Author Topic: Florida's Schrödinger's virus  (Read 267 times)

0 Members and 1 Guest are viewing this topic.

Online notoc

  • Hero NewsRaker
  • *****
  • Posts: 12665
  • Liked: 594
  • Karma: +97/-84
    • View Profile
« Last Edit: April 01, 2020, 01:27:27 PM by notoc »

Online RealityHasALiberalBias

  • Hero NewsRaker
  • *****
  • Posts: 10030
  • Liked: 970
  • Karma: +72/-68
  • NewsRaker
    • View Profile
Re: Florida's Schrödinger's virus
« Reply #1 on: April 01, 2020, 01:48:03 PM »
The number of confirmed cases is expected to continue climbing as more people get tested. The state says that 10 percent of its tests for the novel coronavirus have come back positive.

DeSantos, Republican hack, just now declares a stay in place order. He did so not because he wants to save lives. He did so moments before a court would have ordered him to do his job.

Power is more important than lives but they will never own that or admit it.

Lying: the one and only "conservative" value.

Online notoc

  • Hero NewsRaker
  • *****
  • Posts: 12665
  • Liked: 594
  • Karma: +97/-84
    • View Profile
Re: Florida's Schrödinger's virus
« Reply #2 on: April 01, 2020, 02:00:09 PM »
It's becoming increasingly obvious that Larry Vaughn's DeSantos' refusal to close the beach cancel spring break has successfully seeded every state. If his intention is to infect the entire country then he really could not be doing a better job that he already is.

Online notoc

  • Hero NewsRaker
  • *****
  • Posts: 12665
  • Liked: 594
  • Karma: +97/-84
    • View Profile
Re: Florida's Schrödinger's virus
« Reply #3 on: April 01, 2020, 02:10:26 PM »
Quote
As the coronavirus marches from America’s coastal cities to its heartland, testing gaps in the South and Midwest are crippling efforts to contain emerging hotspots in smaller cities and rural areas.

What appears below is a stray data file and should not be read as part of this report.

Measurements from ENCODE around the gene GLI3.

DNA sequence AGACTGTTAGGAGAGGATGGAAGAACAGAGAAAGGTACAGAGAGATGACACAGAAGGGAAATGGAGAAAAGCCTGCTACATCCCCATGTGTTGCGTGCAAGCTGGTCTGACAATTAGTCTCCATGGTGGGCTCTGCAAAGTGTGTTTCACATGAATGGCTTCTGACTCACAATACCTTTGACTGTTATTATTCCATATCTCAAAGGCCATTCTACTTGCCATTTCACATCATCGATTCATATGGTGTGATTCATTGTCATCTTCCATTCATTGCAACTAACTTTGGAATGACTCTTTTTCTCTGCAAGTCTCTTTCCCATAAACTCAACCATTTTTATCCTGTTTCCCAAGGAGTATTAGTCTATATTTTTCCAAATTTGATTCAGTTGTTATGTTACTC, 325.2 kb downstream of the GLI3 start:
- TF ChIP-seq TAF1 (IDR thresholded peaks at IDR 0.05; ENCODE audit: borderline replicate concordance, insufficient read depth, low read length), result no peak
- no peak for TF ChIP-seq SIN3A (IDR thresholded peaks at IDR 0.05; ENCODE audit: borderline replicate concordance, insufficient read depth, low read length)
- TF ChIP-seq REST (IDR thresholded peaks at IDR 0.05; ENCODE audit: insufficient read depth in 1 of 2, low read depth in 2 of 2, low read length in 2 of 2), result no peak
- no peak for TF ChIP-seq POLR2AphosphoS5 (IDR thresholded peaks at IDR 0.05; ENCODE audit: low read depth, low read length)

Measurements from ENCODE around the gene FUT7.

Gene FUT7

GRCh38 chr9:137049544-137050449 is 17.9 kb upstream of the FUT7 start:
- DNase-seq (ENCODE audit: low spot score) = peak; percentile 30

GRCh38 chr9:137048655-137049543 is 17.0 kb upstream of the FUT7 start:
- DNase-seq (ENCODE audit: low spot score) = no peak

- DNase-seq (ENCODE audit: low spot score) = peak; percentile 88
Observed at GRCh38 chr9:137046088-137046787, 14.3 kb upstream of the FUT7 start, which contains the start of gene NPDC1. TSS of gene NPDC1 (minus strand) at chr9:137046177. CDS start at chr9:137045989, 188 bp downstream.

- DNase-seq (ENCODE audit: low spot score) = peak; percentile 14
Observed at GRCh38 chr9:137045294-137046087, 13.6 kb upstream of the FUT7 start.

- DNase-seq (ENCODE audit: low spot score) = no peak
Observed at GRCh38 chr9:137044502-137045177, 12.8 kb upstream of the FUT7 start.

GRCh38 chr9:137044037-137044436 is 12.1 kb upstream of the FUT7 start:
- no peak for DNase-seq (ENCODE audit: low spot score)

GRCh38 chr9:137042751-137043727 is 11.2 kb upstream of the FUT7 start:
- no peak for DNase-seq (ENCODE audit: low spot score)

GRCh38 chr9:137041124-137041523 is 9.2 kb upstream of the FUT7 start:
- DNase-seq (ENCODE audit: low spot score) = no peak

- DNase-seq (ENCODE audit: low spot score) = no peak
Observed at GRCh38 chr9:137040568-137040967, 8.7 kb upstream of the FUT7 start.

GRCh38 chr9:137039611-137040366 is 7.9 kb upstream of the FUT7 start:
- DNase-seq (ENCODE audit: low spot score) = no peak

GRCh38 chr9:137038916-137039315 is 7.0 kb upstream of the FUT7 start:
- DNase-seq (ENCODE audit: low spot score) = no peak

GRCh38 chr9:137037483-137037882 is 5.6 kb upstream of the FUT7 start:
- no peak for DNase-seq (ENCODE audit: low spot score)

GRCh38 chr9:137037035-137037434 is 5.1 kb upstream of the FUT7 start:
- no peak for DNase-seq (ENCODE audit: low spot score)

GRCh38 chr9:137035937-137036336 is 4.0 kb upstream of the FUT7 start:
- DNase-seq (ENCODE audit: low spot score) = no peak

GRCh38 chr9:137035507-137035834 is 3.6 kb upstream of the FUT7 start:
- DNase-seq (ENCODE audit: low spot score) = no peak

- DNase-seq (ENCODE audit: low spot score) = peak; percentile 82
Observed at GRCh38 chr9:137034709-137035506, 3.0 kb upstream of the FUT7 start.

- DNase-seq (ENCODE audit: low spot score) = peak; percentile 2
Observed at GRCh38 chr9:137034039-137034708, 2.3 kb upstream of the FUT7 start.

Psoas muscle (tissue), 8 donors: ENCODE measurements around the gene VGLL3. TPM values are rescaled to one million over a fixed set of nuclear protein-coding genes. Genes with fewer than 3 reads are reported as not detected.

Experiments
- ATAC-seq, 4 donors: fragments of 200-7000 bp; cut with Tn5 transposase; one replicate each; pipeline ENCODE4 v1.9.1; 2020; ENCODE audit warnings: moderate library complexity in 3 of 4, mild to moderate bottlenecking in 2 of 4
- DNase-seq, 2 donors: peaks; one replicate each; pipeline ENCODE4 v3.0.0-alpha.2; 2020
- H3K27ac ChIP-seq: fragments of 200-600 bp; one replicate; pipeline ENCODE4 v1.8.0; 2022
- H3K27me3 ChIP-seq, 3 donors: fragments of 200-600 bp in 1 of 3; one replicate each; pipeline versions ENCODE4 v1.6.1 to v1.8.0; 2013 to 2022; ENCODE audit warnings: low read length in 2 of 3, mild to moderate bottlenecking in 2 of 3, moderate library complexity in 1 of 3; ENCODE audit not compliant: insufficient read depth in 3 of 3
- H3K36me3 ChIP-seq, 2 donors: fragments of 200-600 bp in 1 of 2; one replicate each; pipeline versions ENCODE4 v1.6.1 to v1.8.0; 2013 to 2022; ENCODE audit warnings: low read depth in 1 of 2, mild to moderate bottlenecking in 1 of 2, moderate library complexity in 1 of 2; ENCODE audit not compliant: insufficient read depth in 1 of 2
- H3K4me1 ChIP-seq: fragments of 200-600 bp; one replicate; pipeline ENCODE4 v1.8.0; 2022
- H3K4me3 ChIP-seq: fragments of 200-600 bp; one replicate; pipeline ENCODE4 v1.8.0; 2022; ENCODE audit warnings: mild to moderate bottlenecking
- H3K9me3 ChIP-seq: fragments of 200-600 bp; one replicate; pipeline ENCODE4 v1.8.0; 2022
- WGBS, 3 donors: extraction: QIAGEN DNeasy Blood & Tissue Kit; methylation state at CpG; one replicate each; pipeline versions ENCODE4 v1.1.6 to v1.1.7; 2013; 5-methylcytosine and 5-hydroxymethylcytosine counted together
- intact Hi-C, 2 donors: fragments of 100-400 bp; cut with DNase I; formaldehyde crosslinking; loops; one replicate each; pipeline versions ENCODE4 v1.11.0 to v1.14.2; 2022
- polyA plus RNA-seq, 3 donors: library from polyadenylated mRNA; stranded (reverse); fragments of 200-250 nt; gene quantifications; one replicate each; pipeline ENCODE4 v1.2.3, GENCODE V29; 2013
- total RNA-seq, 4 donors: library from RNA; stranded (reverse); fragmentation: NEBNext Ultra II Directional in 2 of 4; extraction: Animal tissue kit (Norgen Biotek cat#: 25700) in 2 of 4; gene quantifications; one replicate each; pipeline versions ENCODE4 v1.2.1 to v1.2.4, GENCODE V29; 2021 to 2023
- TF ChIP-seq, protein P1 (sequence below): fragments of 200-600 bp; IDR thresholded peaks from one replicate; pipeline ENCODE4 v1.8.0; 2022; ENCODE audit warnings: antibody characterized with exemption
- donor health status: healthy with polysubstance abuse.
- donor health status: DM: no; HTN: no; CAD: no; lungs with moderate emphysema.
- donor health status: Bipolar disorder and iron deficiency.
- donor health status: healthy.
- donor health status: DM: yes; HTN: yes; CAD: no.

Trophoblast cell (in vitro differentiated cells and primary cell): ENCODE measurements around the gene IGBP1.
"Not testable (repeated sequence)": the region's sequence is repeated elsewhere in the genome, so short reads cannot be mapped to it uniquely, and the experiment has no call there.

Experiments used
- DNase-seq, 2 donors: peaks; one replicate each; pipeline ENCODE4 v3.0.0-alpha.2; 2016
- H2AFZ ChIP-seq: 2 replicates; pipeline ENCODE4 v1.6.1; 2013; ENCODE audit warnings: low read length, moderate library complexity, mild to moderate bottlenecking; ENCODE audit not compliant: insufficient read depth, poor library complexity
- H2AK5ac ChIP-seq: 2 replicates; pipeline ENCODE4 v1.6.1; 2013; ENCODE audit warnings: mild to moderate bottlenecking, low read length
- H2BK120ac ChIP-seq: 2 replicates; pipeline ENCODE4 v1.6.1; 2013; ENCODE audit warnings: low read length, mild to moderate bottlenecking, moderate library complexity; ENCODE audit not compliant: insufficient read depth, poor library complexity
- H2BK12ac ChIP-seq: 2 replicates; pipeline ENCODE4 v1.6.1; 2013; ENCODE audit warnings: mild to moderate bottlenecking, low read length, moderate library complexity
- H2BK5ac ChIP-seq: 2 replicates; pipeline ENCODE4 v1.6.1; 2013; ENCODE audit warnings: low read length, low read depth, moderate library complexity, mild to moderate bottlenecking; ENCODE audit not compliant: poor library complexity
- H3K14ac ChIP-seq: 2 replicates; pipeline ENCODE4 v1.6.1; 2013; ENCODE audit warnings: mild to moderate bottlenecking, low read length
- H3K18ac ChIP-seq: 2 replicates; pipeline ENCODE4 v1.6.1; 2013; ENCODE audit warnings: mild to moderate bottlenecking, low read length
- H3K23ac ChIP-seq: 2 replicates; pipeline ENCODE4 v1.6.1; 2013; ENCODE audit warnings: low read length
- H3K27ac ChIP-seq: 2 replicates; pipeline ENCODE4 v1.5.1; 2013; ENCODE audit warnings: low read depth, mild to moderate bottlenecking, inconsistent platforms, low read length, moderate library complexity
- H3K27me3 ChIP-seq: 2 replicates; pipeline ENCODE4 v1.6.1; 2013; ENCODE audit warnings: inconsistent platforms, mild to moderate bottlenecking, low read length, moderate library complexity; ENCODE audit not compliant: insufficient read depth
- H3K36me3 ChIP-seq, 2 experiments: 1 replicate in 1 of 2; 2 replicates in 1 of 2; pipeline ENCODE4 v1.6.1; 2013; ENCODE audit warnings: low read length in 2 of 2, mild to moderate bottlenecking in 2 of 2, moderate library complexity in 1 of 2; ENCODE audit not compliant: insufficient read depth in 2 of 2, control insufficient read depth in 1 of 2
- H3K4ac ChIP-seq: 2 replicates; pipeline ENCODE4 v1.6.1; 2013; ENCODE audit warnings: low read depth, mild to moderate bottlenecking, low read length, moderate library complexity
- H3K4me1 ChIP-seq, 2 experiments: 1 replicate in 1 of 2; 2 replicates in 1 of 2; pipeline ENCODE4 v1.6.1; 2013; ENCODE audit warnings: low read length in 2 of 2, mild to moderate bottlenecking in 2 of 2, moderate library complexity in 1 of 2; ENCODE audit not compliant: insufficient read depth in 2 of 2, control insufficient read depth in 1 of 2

Georgia, Michigan and Oklahoma are among the states where coronavirus outbreaks are intensifying — and where per capita testing rates are some of the lowest in the nation. While hard-hit New York state was testing more than 950 out of every 100,000 people as of Monday, Georgia was only testing 127 and Oklahoma 43. That raises the likelihood that these states are severely underestimating the size of their outbreaks.

The testing blindspots not only make it harder to slow the spread of disease, health officials say, but also to know when it’s safe to ease social distancing measures.

Former acting CMS chief Andy Slavitt worries that undercounting coronavirus cases is lulling some states into a false sense of security that is enabling the virus to spread farther and faster.

“There’s a perfect storm I worry about in certain states where their commonality is that they have low testing and low social distancing guidelines,” Slavitt told POLITICO. Oklahoma, for instance, has put in place limited “stay at home” guidelines that apply to the elderly and those with underlying medical conditions, rather than the general public.

Individual states’ testing struggles also mask the true size of the national coronavirus outbreak, says Mike Carome, director of the health research group at the advocacy organization Public Citizen. “The failure to do testing in some states is giving us an under representation of the scope of the pandemic,” he said.

Texas, which has a per capita testing rate of just 124 people out of every 100,000, ran out of coronavirus tests Tuesday at one state health lab. Any further testing of people in that part of Texas must be done elsewhere unless the public lab gets more testing materials, said Tom Banning, CEO at the Texas Academy of Family Physicians.


https://www.politico.com/news/2020/03/31/testing-coronavirus-blindspots-157993

Offline Mayhem

  • Hero NewsRaker
  • *****
  • Posts: 515
  • Liked: 34
  • Karma: +22/-23
  • NewsRaker
    • View Profile
Re: Florida's Schrödinger's virus
« Reply #4 on: April 01, 2020, 05:59:13 PM »
The state says that 10 percent of its tests for the novel coronavirus have come back positive.[/url]

That's a misleading figure, 10%.  It implies that 10% of the public in general is likely to be infected. What it really says is that 10% of a smaller group, those "with reason to be tested, i.e. possible symptoms, tested positive.

Online notoc

  • Hero NewsRaker
  • *****
  • Posts: 12665
  • Liked: 594
  • Karma: +97/-84
    • View Profile
Re: Florida's Schrödinger's virus
« Reply #5 on: April 01, 2020, 07:05:05 PM »
That's a misleading figure, 10%.  It implies that 10% of the public in general is likely to be infected. What it really says is that 10% of a smaller group, those "with reason to be tested, i.e. possible symptoms, tested positive.
I'm not sure anyone knows what the state's figure of '10% of tested' actually means. Which was kind of my point...no one knows if the cat is dead or alive until they look in the box, but first they need to find the right box.